Below are some of the most frequently asked questions patients have about plastic surgery issues. If you have any other questions, or would like to schedule an appointment, we would love to hear from you.
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During your consultation we will discuss your desired changes and expectations, review your medical history and current health, and make an assessment on whether the procedure(s) in question are right for you. This is a good time to ask specific questions about the procedure so that you are fully prepared, mentally and emotionally, for surgery. We will discuss the results that can be achieved, with the aid of photos and/or computer imaging. When a final decision is made, you will need to sign an informed consent stating that you are fully aware and understand what is entailed by your pending operation, including the potential complications and secondary effects.
Insurance providers generally cover costs for reconstructive surgery but not for cosmetic surgery. For example, insurance providers will often pay for breast augmentation to reconstruct a breast following a mastectomy; breast reduction to remedy back pain caused by heavy breasts; eyelid surgery to remove sagging skin that blocks vision; nose surgery to allow for a patient to breathe better; or tummy tucks to remedy the vertical separation of abdomen muscles known as diastasis.
In 1998, the Federal Breast Reconstruction Law was passed requiring insurance providers to cover breast reconstruction surgery and any cosmetic operations necessary to create symmetry in either breast. If your surgery is covered by insurance, pre-certification is required. We will be happy to assist you with the process.
If you do not have a surgeon in your area who performs the type of reconstruction you are seeking, your insurance provider will often pay for surgery in another city or state. Please call our office at Beth Israel Deaconess Medical Center, so that we can help with the arrangements necessary for out of town patients.
Autologous reconstruction uses the body's own tissue to recreate the breast. Once the blood supply has been established, it remains with you for life. The skin and fat transferred is very similar in consistency to breast tissue and feels like a normal breast. The newly created breast changes through life with normal weight fluctuations and age.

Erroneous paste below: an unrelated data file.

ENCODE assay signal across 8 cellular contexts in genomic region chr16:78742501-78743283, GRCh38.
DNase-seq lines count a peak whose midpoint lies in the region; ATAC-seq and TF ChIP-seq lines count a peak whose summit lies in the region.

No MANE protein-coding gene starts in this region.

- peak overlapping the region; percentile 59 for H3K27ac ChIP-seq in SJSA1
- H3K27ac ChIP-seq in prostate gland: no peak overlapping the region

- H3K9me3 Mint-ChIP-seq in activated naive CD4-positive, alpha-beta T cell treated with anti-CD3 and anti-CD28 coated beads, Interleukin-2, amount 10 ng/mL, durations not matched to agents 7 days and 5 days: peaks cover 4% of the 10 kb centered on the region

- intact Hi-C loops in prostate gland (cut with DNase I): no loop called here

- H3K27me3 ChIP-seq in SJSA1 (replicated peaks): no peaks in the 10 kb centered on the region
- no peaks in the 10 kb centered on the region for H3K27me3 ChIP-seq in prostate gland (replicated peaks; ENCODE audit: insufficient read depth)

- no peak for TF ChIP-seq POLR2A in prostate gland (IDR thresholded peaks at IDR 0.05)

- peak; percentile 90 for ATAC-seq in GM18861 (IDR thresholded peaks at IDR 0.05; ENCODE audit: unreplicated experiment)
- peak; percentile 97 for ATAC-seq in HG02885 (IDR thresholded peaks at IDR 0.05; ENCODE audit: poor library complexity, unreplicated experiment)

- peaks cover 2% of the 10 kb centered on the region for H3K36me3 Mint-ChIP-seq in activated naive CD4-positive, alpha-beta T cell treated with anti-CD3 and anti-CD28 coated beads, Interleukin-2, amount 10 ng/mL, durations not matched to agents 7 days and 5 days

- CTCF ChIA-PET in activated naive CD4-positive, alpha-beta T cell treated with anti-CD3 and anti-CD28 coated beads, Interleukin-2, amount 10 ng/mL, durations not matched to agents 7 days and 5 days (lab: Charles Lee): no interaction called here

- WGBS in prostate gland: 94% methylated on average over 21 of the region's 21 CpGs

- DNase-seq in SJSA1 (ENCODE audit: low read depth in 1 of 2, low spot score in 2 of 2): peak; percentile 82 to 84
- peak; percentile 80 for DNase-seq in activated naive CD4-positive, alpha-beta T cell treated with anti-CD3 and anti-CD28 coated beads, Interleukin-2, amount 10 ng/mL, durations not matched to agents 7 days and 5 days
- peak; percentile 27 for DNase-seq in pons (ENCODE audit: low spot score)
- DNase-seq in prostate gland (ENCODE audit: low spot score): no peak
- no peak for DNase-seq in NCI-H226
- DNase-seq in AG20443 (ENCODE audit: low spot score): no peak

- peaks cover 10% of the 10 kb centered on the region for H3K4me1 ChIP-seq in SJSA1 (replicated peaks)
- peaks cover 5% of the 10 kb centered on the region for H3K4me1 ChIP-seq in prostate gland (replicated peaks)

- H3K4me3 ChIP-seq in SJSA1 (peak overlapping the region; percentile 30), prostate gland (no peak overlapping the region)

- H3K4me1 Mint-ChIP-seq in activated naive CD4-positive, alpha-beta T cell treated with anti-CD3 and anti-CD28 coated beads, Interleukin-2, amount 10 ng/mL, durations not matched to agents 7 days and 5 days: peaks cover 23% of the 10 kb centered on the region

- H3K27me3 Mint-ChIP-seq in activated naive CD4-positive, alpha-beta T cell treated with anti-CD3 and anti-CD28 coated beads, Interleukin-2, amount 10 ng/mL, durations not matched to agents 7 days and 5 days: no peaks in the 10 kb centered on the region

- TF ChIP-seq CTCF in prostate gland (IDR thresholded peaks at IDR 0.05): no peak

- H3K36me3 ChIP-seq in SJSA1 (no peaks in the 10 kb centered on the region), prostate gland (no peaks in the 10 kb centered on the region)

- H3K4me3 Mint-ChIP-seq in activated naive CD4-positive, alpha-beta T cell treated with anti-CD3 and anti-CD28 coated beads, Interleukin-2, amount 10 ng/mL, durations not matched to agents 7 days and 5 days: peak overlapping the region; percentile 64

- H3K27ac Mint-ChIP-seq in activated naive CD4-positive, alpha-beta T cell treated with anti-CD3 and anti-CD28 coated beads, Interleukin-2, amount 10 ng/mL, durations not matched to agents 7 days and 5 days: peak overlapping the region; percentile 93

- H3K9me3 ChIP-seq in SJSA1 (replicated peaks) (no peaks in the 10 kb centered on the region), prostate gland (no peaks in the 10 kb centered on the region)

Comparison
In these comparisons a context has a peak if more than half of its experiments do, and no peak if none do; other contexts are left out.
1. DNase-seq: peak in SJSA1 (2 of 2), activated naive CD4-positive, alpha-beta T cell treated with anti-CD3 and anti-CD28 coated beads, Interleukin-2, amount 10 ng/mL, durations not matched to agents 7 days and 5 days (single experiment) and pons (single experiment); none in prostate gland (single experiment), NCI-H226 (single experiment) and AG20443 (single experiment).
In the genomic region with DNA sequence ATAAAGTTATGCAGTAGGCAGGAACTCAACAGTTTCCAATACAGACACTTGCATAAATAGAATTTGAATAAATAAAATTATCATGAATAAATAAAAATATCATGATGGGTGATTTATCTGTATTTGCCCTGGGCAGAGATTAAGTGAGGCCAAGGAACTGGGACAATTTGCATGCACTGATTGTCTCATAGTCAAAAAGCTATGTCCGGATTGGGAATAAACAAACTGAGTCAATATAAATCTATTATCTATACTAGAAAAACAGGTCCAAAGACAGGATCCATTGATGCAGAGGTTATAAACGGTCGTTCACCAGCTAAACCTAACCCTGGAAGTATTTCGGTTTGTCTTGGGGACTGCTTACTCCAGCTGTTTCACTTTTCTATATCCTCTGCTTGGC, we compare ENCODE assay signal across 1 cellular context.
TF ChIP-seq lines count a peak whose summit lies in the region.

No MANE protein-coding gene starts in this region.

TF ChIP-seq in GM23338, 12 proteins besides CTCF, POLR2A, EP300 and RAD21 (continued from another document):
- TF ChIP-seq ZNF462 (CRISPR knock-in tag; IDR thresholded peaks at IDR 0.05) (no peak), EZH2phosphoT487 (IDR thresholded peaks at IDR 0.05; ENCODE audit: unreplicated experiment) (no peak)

Implant reconstruction often requires multiple operations in order to achieve a final result. In many patients revision and reoperation is necessary every 10 years. This is usually for capsular contracture or scar tissue formation that tightens around the implant. This may cause the breast to feels artificial and unnatural. In patients where radiation therapy is used for treatment of the breast cancer, there is a risk of capsular contracture as high as 40%.
A transverse rectus abdominus myocutaneous (TRAM) flap uses the skin, fat, and underlying rectus muscle to reconstruct the breast. For a bilateral mastectomy and reconstruction both muscles are removed. Patients who undergo a TRAM flap experience abdominal weakness from the muscle loss. They also have a risk of developing abdominal hernias or bulging of the lower abdomen. Because the muscle is divided this can lengthen recovery.
This is in contrast to the DIEP flap where the rectus muscle is preserved and functions after surgery. There is minimal abdominal weakness, a very low risk of hernias, and patients return to normal activity and exercise much faster.
Generally we advise patients to wait for 3 to 6 months after chemotherapy prior to reconstruction. This allows the body to fully recover from chemotherapy. Radiation therapy can be problematic because of the skin changes and scar tissue formation associated. We recommend waiting for 6 months or more after radiation therapy prior to proceeding with reconstruction.
Occasionally, a tissue expander can be placed at the time of mastectomy to hold prevent scar formation and hold the skin envelope prior to radiation. Autologous reconstruction is then performed 6 months after the radiation therapy has been completed and replaces the tissue expander at that time.